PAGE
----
Jazz pushes boundaries. It is an art form grounded in interpretation and improvisation – freedom of expression and personal choice. Performers, composers, and arrangers of jazz music strive to offer an original voice and advance artistic expression through the use of music vocabulary, instrumentation, and form. They dream of and make sounds unheard before and identify ways to breathe new life into standard repertoire.
For the student, interpretation is often easier than improvisation. Taking a jazz standard and planning ways to alter the melody or rhythm, stretch phrases, or insert space and ornamentation is different from spontaneously creating original music during a performance. Interpretation requires awareness of the musical expression and the ability to make effective choices. Improvisation, on the other hand, can be scary and intimidating for the student, at first, as she offers solos in front of other musicians and audiences. This risk taking instills confidence when she is successful and can be devastating if not. This means it is essential that she understand the improvisational process and receive clear guidance and feedback on her performance. Once familiar (and confident) the student is ready to interpret music, share original ideas, and use her artistic and intellectual imagination to play jazz.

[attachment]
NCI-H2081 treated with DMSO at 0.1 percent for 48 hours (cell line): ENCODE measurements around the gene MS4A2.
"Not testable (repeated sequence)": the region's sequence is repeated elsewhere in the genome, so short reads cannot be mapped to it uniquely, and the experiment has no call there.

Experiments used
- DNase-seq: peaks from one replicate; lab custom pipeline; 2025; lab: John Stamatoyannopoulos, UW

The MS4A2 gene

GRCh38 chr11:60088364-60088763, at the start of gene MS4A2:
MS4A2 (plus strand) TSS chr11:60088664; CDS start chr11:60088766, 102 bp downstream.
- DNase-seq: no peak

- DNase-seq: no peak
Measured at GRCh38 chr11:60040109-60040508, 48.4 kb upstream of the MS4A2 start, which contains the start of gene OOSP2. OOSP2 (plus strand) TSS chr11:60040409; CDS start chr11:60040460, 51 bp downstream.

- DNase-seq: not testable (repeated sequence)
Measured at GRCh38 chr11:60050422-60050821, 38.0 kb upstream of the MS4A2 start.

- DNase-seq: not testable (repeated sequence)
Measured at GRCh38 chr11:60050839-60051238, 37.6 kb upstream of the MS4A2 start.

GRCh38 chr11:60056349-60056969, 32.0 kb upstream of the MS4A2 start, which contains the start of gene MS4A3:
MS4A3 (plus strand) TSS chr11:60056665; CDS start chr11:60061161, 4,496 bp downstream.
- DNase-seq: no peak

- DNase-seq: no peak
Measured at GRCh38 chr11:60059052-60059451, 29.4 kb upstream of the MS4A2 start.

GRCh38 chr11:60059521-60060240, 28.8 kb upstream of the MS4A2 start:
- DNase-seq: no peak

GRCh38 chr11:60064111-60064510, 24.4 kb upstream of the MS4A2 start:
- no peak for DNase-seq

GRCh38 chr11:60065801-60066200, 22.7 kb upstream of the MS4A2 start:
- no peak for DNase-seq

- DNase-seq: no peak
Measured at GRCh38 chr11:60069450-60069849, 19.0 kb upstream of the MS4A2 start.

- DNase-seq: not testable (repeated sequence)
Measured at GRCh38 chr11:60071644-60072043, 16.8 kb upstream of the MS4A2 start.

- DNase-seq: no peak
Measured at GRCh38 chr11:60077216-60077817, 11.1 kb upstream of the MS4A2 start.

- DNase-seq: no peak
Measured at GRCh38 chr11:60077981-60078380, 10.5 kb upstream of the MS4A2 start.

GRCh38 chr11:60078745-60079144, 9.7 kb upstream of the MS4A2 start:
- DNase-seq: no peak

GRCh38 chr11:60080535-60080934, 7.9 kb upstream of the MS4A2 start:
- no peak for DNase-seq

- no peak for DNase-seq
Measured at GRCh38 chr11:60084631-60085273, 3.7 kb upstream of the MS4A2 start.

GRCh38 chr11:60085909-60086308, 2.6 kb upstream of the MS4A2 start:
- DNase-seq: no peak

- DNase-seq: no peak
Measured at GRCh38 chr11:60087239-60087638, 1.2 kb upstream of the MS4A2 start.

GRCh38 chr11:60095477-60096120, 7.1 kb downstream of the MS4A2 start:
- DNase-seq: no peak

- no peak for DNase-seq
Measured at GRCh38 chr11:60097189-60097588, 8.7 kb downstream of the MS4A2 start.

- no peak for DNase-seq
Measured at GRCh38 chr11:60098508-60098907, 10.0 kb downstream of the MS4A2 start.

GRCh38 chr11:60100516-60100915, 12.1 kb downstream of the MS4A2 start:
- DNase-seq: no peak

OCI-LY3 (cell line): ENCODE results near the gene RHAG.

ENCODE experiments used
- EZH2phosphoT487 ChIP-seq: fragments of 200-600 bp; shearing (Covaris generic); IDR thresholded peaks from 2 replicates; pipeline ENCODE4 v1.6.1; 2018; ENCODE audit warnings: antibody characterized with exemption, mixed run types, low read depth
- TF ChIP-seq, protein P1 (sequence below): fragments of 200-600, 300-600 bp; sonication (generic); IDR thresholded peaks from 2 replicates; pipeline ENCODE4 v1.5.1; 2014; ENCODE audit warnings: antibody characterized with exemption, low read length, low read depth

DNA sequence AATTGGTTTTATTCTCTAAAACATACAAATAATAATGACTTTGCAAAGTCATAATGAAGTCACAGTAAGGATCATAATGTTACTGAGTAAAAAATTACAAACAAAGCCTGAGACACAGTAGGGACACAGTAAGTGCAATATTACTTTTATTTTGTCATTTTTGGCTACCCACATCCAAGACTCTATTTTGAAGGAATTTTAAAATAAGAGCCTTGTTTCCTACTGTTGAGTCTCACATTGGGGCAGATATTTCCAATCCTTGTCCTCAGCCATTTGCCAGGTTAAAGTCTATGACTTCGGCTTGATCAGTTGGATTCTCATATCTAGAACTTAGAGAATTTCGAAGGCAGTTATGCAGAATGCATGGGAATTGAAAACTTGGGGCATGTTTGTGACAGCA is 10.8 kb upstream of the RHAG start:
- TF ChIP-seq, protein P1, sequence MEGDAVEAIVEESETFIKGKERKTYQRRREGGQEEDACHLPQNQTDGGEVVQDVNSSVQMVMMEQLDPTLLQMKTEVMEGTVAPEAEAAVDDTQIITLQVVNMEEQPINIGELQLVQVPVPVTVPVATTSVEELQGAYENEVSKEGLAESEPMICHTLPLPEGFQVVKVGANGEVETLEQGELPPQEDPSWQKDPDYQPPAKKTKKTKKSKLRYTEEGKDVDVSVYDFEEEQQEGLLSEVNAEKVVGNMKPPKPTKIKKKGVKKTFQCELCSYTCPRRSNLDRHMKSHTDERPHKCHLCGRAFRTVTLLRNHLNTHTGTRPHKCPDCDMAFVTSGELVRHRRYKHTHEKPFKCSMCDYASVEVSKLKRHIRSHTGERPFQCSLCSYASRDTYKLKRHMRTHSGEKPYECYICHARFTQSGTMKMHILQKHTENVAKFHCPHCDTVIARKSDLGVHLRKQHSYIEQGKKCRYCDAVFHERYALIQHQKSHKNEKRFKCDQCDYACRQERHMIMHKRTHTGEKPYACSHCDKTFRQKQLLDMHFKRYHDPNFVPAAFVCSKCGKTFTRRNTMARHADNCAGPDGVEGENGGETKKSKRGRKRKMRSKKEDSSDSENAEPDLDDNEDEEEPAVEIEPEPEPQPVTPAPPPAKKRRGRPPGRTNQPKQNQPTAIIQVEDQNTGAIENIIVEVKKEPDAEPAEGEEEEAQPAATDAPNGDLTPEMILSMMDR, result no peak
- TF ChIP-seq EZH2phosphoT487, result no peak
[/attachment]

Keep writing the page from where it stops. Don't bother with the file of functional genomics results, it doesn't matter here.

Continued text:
For the teacher, imagination is an essential component of the instruction. She needs to creatively engage her students with effective techniques, and new ways of thinking about and making music during each lesson. She also needs to listen to her student and find ways to help her express herself through an instrument or with her voice – working together to stretch and grow over time. Teaching improvisation requires a step-by-step approach that allows the student to build on prior knowledge and abilities, and simultaneously develop skill and confidence.
For the performer, interpretation and improvisation allow for some of the highest jazz music making experiences as she shares her original ideas and skill with audiences. The ability to develop a solo that has a beginning, middle, and end; includes hooks, riffs, and/or quotes; and shows technical and artistic proficiency is exhilarating for musicians. In addition, these solos inspire other musicians and listeners, and advance the art form.
To illustrate our ideas a bit further, we offer the following examples of non-musical life skills, benefits, and educational lessons embedded in the study and performance of jazz music while interpreting, creating, and improvising: